Nearly a month went by without any new posts, despite my recent statements about blogging in earnest. I found that teaching writing classes not only involved lots of time grading papers but also focused my interest on writing. I'm actually writing a lot in various journals and notebooks, but was not focusing in the short run on material I wanted to post here. Finally, in the month of July, I managed to resume my average of one post per day for the month. I plan to surpass that volume from here on out. What I post here, combined with my daily writing in journals, is mostly fine-tuning what I hope to publish in a memoir about my experiences in education as student, parent, teacher, supporter and critic.
Meanwhile, I am still available for guiding local nature hikes. Contact me at firstname.lastname@example.org to inquire about rates and parameters of time, distance, and personal needs regarding matters of health and fitness.
I have been teaching since 1965 and have recently joined the English Department as an Associate Faculty member at Feather River College. Recently taught Nature Literature in America and am currently teaching Interpersonal Communication and Basic Reading and Writing.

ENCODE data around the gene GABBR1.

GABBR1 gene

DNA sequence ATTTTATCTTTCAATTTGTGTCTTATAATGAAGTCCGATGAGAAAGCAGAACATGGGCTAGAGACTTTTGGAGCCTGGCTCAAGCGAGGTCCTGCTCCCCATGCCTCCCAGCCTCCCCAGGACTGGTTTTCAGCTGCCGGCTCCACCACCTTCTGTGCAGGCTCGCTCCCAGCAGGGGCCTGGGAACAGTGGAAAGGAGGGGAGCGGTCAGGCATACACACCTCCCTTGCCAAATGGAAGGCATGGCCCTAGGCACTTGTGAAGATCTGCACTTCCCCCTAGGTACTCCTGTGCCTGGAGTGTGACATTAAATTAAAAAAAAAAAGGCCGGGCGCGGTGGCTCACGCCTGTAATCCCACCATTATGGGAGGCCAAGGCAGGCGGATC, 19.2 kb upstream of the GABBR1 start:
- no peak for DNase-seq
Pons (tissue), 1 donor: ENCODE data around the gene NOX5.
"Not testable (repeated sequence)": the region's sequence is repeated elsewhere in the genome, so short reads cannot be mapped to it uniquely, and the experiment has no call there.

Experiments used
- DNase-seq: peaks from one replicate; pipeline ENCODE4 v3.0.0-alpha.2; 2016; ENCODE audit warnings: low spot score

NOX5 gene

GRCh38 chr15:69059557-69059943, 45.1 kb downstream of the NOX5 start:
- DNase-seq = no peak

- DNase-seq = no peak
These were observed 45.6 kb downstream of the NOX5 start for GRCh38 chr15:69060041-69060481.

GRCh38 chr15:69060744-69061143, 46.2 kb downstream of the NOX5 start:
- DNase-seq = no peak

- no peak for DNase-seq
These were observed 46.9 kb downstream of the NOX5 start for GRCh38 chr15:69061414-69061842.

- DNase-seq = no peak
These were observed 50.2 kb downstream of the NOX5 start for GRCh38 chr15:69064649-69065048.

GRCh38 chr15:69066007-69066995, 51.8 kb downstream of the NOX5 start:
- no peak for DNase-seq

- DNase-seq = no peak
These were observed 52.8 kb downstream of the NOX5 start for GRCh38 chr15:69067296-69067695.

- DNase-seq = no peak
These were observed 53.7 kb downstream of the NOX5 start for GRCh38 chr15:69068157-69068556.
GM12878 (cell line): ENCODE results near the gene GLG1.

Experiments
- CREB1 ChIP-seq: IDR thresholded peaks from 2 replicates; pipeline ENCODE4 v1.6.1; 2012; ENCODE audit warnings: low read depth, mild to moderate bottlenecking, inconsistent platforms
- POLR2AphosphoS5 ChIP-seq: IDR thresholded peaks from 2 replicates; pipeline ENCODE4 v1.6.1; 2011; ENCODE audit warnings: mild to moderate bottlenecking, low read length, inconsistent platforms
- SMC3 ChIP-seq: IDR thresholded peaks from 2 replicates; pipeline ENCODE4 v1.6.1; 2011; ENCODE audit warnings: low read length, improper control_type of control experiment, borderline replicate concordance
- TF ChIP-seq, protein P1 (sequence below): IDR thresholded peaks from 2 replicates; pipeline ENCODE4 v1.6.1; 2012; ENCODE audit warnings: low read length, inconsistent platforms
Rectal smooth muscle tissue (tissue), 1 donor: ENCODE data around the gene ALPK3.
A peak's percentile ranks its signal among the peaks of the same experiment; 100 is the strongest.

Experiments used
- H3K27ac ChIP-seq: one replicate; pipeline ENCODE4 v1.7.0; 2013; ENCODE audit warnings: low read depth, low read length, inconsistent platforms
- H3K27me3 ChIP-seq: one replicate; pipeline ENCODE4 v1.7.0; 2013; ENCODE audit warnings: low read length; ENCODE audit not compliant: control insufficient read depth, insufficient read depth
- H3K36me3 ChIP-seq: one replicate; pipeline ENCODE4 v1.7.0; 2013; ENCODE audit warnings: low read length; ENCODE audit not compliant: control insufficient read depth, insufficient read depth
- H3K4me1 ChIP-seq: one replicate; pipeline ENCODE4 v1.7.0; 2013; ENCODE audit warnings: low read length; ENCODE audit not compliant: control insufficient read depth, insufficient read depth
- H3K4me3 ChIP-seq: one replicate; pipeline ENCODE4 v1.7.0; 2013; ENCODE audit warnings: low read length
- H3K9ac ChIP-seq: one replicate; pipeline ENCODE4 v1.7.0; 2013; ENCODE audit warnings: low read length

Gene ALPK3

I'm a little slow getting into the month of December photography-wise. No new photos for a week. However, as I look in my archives and delete bad photos, surplus photos, and photos that no longer interest me, I get a nostalgic feeling for the flying dragons of early fall at Dellinger's Pond.
Four different species in these photos, and I'm pretty sure all were posted on this blog this past fall. For much of the fall, the pond was dry, but just a sprinkle of rain brought out lots of insects and birds.
This was a particularly good day for Dragonflies. I had been watching the stick in the photo below for at least 15 minutes when two different species of Dragonfly landed simultaneously.
This event triggered my memory of one of my favorite passages in Thoreau's Walden in Chapter Nine, "The Ponds," centered around the idea of Two Fish on One Hook. And that happens to be the title of a book on Thoreau written by my late cousin Ray Tripp, Jr. So, that's a sample of what's in the rear view mirror of my mind. Tomorrow morning I'm going to try to look forward again and find some new subjects.